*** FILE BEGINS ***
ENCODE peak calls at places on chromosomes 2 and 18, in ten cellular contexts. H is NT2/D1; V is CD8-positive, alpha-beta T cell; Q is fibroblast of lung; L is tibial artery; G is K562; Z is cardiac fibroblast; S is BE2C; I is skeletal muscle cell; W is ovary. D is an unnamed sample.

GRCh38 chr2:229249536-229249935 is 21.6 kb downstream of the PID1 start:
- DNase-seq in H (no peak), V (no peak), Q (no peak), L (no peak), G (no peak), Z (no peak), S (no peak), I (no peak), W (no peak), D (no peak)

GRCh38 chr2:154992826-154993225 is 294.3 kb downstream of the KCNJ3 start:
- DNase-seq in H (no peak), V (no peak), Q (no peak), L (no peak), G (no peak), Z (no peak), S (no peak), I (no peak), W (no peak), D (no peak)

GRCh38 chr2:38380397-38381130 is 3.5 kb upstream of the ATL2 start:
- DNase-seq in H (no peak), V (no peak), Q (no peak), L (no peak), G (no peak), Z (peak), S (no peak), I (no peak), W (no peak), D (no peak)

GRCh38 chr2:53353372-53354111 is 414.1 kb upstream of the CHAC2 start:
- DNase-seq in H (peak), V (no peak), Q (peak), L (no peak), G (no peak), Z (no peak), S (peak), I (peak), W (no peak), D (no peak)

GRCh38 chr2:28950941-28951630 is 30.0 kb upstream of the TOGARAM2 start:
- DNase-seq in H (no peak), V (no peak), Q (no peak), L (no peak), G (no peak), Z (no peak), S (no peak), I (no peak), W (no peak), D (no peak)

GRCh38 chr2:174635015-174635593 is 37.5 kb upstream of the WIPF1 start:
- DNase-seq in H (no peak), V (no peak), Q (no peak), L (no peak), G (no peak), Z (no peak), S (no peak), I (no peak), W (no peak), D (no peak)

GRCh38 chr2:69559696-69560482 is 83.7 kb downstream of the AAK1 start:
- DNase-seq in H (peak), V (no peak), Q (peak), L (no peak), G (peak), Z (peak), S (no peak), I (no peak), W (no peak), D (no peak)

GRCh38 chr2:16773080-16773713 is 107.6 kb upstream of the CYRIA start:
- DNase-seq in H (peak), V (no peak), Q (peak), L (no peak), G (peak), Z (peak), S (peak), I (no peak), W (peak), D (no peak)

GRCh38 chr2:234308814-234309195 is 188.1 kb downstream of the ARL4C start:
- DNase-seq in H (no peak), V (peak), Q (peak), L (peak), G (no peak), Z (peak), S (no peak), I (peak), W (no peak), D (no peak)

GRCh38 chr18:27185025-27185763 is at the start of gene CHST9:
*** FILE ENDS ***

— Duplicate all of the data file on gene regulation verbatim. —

ENCODE peak calls at places on chromosomes 2 and 18, in ten cellular contexts. H is NT2/D1; V is CD8-positive, alpha-beta T cell; Q is fibroblast of lung; L is tibial artery; G is K562; Z is cardiac fibroblast; S is BE2C; I is skeletal muscle cell; W is ovary. D is an unnamed sample.

GRCh38 chr2:229249536-229249935 is 21.6 kb downstream of the PID1 start:
- DNase-seq in H (no peak), V (no peak), Q (no peak), L (no peak), G (no peak), Z (no peak), S (no peak), I (no peak), W (no peak), D (no peak)

GRCh38 chr2:154992826-154993225 is 294.3 kb downstream of the KCNJ3 start:
- DNase-seq in H (no peak), V (no peak), Q (no peak), L (no peak), G (no peak), Z (no peak), S (no peak), I (no peak), W (no peak), D (no peak)

GRCh38 chr2:38380397-38381130 is 3.5 kb upstream of the ATL2 start:
- DNase-seq in H (no peak), V (no peak), Q (no peak), L (no peak), G (no peak), Z (peak), S (no peak), I (no peak), W (no peak), D (no peak)

GRCh38 chr2:53353372-53354111 is 414.1 kb upstream of the CHAC2 start:
- DNase-seq in H (peak), V (no peak), Q (peak), L (no peak), G (no peak), Z (no peak), S (peak), I (peak), W (no peak), D (no peak)

GRCh38 chr2:28950941-28951630 is 30.0 kb upstream of the TOGARAM2 start:
- DNase-seq in H (no peak), V (no peak), Q (no peak), L (no peak), G (no peak), Z (no peak), S (no peak), I (no peak), W (no peak), D (no peak)

GRCh38 chr2:174635015-174635593 is 37.5 kb upstream of the WIPF1 start:
- DNase-seq in H (no peak), V (no peak), Q (no peak), L (no peak), G (no peak), Z (no peak), S (no peak), I (no peak), W (no peak), D (no peak)

GRCh38 chr2:69559696-69560482 is 83.7 kb downstream of the AAK1 start:
- DNase-seq in H (peak), V (no peak), Q (peak), L (no peak), G (peak), Z (peak), S (no peak), I (no peak), W (no peak), D (no peak)

GRCh38 chr2:16773080-16773713 is 107.6 kb upstream of the CYRIA start:
- DNase-seq in H (peak), V (no peak), Q (peak), L (no peak), G (peak), Z (peak), S (peak), I (no peak), W (peak), D (no peak)

GRCh38 chr2:234308814-234309195 is 188.1 kb downstream of the ARL4C start:
- DNase-seq in H (no peak), V (peak), Q (peak), L (peak), G (no peak), Z (peak), S (no peak), I (peak), W (no peak), D (no peak)

GRCh38 chr18:27185025-27185763 is at the start of gene CHST9: